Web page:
An opening reception is 6-8:30 p.m. Friday, Jan. 28 at the gallery. Hitchcock will speak at 6:30 p.m.

A panel discussion on printmaking featuring publisher Mark Smith of Flatbed Press, Fort Worth artist Billy Hassell, and The Gallery at UTA Director Benito Huerta starts at 12:30 p.m. Wednesday, Feb. 9.

Gallery hours are 10 a.m.-5 p.m. Mondays-Fridays, and noon-5 p.m. Saturdays.

Tuesday, Jan. 18

Planetarium program Spring schedule begins with Violent Universe. 6 p.m. Planetarium, 817-272-1183.

Wednesday, Jan. 19

$2 Movie: The Sorcerer's Apprentice A master sorcerer recruits a seemingly everyday guy in his mission to defend New York City from his arch-nemesis. Rated PG. 5:30 p.m. Also 5:30 p.m. Friday, Jan. 21, and 2:30 p.m. Saturday, Jan. 22. Planetarium, 817-272-1183.

Men's Basketball Mavericks vs. Texas A&M-Corpus Christi. Free with student ID. 7 p.m., Texas Hall. Athletics, 817-272-2261.

Friday, Jan. 21

Free Movie: Red Based on the DC comic book, a former black-ops CIA agent lives a quiet life in retirement until the day a high-tech assassin shows up intent on killing him. Rated PG-13. Free. 5 p.m. and 8 p.m., Lone Star Auditorium, Maverick Activities Center. EXCEL Campus Activities,, 817-272-2963.

Saturday, Jan. 22

Women's Basketball Mavericks vs. Stephen F. Austin. Free with student ID. 2 p.m., Texas Hall. Athletics, 817-272-2261.

Wednesday, Jan. 26

$2 Movie: Twilight Saga: Eclipse Bella is forced to choose between Edward and Jacob. Rated PG-13. Free. 5:30 p.m. Also 5:30 p.m. Friday, Jan. 28, and 2:30 p.m. Saturday, Jan. 29. Planetarium, 817-272-1183.

Saturday, Jan. 29

Men's Basketball Mavericks vs. Texas State. Free with student ID. 7 p.m., Texas Hall. Athletics, 817-272-2261.


Planetarium programs Spring schedule includes Violent Universe, Magnificent Sun, Astronaut, Spacepark 360, Pink Floyd shows, and $2 Movies. Planetarium, 817-272-1183.

(For an expanded list of events, see the UT Arlington Calendar.)

Learn More


Wednesday, Jan. 19

Nanomaterials for Electronic, Energy and Biotech Applications Sungho Jin, professor of materials science at the University of California, San Diego, provides unique examples of controlling the structure, geometry, and properties of nanomaterials. Register online. Free. Reception 5-6 p.m., Room 601 Nedderman Hall. Lecture 6-7 p.m., Room 100, Nedderman Hall. College of Engineering, 817-272-3679.

Friday, Jan. 21

Architecture Lecture Series Enrique Larranaga, a Venezuelan architect and author of Casa Americana, is guest speaker. Free. 4 p.m., Room 204, Architecture Building. 817-272-2314.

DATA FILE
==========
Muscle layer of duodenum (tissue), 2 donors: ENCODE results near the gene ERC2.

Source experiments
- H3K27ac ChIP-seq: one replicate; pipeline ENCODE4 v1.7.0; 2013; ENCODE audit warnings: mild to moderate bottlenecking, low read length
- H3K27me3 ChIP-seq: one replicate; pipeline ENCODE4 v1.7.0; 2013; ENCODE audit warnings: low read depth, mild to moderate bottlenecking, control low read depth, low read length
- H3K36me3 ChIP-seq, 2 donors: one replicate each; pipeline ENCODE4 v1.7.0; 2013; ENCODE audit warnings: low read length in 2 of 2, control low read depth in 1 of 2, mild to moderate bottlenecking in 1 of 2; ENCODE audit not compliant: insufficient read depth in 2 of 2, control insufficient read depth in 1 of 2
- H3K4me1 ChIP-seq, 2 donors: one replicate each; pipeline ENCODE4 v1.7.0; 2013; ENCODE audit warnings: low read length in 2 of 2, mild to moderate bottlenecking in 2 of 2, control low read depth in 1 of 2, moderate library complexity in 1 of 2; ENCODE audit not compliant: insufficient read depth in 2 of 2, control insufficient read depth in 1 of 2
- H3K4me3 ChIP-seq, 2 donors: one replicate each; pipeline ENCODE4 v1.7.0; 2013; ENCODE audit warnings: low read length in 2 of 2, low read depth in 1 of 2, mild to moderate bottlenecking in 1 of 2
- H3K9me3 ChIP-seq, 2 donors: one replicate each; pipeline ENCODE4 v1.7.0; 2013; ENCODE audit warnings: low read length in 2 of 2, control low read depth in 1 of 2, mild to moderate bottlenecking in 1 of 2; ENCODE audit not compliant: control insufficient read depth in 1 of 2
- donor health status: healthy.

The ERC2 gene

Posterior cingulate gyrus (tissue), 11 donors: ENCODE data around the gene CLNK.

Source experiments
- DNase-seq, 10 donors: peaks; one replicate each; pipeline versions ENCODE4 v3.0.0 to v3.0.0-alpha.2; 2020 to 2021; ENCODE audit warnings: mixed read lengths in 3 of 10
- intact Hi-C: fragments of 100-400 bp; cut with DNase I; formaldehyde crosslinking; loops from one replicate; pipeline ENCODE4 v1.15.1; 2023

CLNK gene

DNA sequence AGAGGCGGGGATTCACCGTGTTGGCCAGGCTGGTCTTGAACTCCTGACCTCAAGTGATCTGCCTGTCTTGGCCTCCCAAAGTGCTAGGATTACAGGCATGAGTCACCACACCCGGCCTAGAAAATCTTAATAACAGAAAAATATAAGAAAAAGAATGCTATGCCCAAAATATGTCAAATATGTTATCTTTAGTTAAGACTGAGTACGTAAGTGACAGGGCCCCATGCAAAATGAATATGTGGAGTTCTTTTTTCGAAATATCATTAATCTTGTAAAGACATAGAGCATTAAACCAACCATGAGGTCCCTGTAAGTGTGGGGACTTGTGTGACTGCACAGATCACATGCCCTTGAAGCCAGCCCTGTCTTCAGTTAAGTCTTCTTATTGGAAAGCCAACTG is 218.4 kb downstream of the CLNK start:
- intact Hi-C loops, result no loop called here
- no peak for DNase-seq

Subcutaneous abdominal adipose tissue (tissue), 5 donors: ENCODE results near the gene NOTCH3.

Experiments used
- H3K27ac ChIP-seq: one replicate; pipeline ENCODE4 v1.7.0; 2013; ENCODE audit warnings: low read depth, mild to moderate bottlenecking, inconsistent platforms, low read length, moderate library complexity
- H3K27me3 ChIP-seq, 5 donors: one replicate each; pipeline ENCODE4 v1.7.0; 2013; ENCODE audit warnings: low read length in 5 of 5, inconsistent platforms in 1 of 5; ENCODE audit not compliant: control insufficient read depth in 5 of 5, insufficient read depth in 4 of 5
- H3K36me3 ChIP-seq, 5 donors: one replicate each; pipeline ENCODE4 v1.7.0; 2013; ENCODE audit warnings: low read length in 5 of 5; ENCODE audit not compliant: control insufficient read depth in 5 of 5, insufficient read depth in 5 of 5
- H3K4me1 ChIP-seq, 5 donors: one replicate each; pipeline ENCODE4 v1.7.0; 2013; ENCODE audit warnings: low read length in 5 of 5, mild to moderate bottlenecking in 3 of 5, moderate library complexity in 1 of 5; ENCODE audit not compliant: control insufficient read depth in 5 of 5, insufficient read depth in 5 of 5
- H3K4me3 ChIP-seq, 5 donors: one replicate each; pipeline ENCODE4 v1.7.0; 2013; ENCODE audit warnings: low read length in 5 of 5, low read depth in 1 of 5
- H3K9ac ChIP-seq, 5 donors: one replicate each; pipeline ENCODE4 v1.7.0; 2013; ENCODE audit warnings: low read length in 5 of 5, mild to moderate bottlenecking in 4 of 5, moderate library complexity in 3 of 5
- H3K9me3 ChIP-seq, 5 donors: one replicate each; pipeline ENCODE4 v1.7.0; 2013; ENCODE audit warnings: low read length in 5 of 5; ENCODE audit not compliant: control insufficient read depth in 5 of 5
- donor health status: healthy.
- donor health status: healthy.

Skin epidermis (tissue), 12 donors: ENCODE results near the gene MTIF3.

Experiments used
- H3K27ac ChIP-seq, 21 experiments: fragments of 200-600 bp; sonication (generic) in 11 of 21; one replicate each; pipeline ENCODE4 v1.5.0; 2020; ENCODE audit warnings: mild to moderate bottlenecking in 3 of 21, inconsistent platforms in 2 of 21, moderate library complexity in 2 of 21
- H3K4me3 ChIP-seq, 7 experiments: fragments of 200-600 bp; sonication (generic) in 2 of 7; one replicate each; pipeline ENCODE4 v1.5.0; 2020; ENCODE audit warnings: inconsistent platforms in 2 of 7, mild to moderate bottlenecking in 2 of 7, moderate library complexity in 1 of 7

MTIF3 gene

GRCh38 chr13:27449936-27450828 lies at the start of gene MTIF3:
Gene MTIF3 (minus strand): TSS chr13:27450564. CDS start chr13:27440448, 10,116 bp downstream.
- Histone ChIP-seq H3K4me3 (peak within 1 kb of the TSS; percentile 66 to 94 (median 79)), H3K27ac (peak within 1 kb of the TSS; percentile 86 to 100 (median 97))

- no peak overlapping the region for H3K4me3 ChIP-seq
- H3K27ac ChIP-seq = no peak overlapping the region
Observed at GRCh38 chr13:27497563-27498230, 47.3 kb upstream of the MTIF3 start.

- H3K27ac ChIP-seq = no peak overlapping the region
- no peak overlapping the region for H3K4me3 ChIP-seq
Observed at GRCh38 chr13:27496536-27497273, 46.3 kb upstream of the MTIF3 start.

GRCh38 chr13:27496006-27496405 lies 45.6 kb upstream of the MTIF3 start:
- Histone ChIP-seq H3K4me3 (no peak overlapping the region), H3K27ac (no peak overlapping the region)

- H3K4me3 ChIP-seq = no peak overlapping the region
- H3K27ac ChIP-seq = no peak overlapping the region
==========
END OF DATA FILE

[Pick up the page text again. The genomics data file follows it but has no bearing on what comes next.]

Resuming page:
Monday, Jan. 24

Introduction to Office 2010 Learn what's new in Office 2010 with Word, Excel, Power Point, and Access. 2-4 p.m., Room 123, Hammond Hall. See more OIT training classes.

How to Survive a Technical Interview Hosted by Microsoft, this workshop is for computer science and computer engineering students interested in interviewing with a major software company. 6 p.m., Room 100, Nedderman Hall. Career Center,, 817-272-5201.

Wednesday, Jan. 26

Global Connections Info Session Are you interested in living with someone from another culture? Global Connections pairs international and domestic students to live in the on-campus apartments. Free. 10-11 a.m., Sabine Room, E.H. Hereford University Center. Office of International Education and Apartment and Residence Life,

(For an expanded list of events, see the UT Arlington Calendar.)

Sports Notes
  Bo Ingram

Scoring machine: Bo Ingram led the scoring with 28 points in the win over Sam Houston State last week.

Mav men host Texas A&M-Corpus Christi on Wednesday

Hoping to rebound from a loss to Lamar on Saturday, the men’s basketball team will host Texas A&M-Corpus Christi in a Southland Conference matchup at 7 p.m. Wednesday, Jan. 19, in Texas Hall.

A late rally fell short as the Mavericks, now 1-2 in the SLC, fell to Lamar 76-72. Bo Ingram had career highs of 28 points and 10 rebounds in a 65-58 win over Sam Houston State earlier last week.

Following the Wednesday contest, the Mavericks are at Stephen F. Austin on Saturday, Jan. 22.

Movin' Mavs travel to Illinois for tourney

In their first competition of the new year, the Movin’ Mavs travel to the University of Illinois for a National Wheelchair Basketball Association tournament Friday-Sunday, Jan. 21-23.